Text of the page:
Scourge of the bailouts
The scourge of the bailouts is that it helps an addict get deeper into the malaise. First it was the Wall Street Banks, then it’s the Big three and even Biotech companies in Britain that line up with hat in hand. John Grapper in his FT column hollers “it’s time we stop improvising our way out of trouble”.
Steven Horwitz, an economics professor at St. Lawrence University, got it right when he wrote, “There will be short-term pain if we don’t bail out these firms, but that is the hangover price we pay for 15 years or more of binge lending. The proposed bailout cannot prevent the pain of the hangover; it can only conceal it by shifting and dispersing it among the taxpayers and an economy weakened by the borrowing, taxing and/or inflation needed to pay for that $700 billion.”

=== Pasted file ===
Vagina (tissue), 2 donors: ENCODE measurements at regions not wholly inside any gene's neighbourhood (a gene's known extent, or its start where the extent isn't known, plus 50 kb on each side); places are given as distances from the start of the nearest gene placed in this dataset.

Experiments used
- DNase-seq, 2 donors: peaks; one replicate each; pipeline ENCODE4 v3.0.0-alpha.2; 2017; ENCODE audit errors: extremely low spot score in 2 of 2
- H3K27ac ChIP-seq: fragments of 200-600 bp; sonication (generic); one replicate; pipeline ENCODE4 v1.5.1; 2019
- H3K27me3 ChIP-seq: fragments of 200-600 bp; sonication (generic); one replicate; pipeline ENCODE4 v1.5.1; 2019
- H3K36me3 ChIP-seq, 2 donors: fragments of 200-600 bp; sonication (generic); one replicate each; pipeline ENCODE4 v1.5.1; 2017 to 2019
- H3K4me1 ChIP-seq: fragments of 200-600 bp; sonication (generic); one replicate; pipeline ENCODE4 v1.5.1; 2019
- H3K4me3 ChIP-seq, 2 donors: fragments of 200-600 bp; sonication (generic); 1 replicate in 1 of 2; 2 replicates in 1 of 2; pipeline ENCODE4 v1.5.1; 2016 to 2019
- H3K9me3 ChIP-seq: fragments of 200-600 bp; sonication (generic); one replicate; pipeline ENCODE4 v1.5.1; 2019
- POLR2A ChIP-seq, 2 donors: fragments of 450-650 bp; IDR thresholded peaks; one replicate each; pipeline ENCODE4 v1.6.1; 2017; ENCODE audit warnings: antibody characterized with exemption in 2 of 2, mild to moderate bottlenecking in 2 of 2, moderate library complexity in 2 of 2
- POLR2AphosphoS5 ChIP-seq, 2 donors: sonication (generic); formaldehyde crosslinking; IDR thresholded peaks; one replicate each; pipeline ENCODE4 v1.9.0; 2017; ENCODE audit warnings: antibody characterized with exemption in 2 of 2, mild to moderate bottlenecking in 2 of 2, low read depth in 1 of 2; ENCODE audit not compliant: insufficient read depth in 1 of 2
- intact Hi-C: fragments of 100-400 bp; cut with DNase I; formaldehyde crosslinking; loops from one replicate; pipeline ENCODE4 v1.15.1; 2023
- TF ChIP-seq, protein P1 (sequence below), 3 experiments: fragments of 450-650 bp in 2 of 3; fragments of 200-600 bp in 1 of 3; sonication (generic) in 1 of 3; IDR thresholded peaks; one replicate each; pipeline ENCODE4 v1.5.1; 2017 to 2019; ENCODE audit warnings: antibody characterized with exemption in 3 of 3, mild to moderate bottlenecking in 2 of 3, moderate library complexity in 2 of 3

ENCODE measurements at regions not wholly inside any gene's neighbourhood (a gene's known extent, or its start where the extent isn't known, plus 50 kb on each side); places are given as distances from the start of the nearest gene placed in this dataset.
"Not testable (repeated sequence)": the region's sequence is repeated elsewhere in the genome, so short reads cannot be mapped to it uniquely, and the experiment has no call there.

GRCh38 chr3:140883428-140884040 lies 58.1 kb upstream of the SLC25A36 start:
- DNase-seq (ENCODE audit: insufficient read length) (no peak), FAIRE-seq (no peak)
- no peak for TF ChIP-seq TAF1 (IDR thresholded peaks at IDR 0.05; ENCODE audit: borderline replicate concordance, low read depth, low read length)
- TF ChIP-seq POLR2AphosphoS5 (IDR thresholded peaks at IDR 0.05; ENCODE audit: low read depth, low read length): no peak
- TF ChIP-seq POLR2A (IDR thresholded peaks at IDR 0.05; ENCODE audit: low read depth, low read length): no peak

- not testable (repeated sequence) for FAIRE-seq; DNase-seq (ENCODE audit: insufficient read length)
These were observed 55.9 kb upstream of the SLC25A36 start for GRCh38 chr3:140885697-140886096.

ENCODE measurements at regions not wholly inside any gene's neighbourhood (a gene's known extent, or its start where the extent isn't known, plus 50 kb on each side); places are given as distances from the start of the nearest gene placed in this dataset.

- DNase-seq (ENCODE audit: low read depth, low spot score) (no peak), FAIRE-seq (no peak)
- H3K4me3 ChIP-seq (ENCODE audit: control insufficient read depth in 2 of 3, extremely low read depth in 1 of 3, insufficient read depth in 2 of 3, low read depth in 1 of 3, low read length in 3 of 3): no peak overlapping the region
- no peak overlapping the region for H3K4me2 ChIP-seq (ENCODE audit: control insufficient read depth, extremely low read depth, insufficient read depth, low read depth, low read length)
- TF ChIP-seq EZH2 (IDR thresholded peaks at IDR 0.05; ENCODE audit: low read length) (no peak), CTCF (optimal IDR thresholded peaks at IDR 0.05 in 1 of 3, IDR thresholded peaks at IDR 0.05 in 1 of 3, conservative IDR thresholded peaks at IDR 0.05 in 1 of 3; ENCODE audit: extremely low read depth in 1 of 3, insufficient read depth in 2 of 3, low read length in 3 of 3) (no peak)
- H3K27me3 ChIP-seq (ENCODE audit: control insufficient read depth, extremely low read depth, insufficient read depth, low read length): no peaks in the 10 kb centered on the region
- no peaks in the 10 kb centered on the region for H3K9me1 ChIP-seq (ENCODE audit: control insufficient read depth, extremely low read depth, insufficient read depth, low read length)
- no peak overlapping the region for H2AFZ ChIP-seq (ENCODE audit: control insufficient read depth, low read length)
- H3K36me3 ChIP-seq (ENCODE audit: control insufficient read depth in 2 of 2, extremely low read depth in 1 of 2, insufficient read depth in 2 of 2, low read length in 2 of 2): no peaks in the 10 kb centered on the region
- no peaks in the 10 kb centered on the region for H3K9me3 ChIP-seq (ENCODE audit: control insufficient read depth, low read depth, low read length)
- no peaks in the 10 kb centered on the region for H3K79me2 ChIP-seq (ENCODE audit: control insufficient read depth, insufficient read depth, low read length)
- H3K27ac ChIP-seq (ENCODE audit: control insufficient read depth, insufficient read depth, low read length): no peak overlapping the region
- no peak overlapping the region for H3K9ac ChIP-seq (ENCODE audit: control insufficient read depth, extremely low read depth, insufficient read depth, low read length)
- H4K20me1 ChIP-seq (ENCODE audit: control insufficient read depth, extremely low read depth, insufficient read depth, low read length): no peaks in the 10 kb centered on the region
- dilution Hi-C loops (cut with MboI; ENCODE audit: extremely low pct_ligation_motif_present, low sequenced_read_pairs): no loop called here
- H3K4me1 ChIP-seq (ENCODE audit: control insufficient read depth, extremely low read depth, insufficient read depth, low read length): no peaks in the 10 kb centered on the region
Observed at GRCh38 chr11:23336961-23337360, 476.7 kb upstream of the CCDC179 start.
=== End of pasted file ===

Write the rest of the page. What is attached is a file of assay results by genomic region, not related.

I look at a basic aspect. Somebody makes a mistake, a very big mistake and everyone is made to suffer. How long can this amnesty go on? Call it moral hazard, but it’s perpetuation of the ineptitude. It’s like serving more booze to an alcoholic.
Take the big three case for bailout. Isn’t it better to float three new car companies with the money that they say they need? Doesn’t that make better sense? Buyout the assets of the existing companies in their bankruptcy proceedings (liquidation) and then rejuvenate them under a new name, minus the union commitments. The only commitment to the organized labor should be just jobs. No huge healthcare excess baggage or other perks for the wily top managements.
The only condition should be make profits and share the loot. I think that sounds more like it. Hank Paulson should be pleased.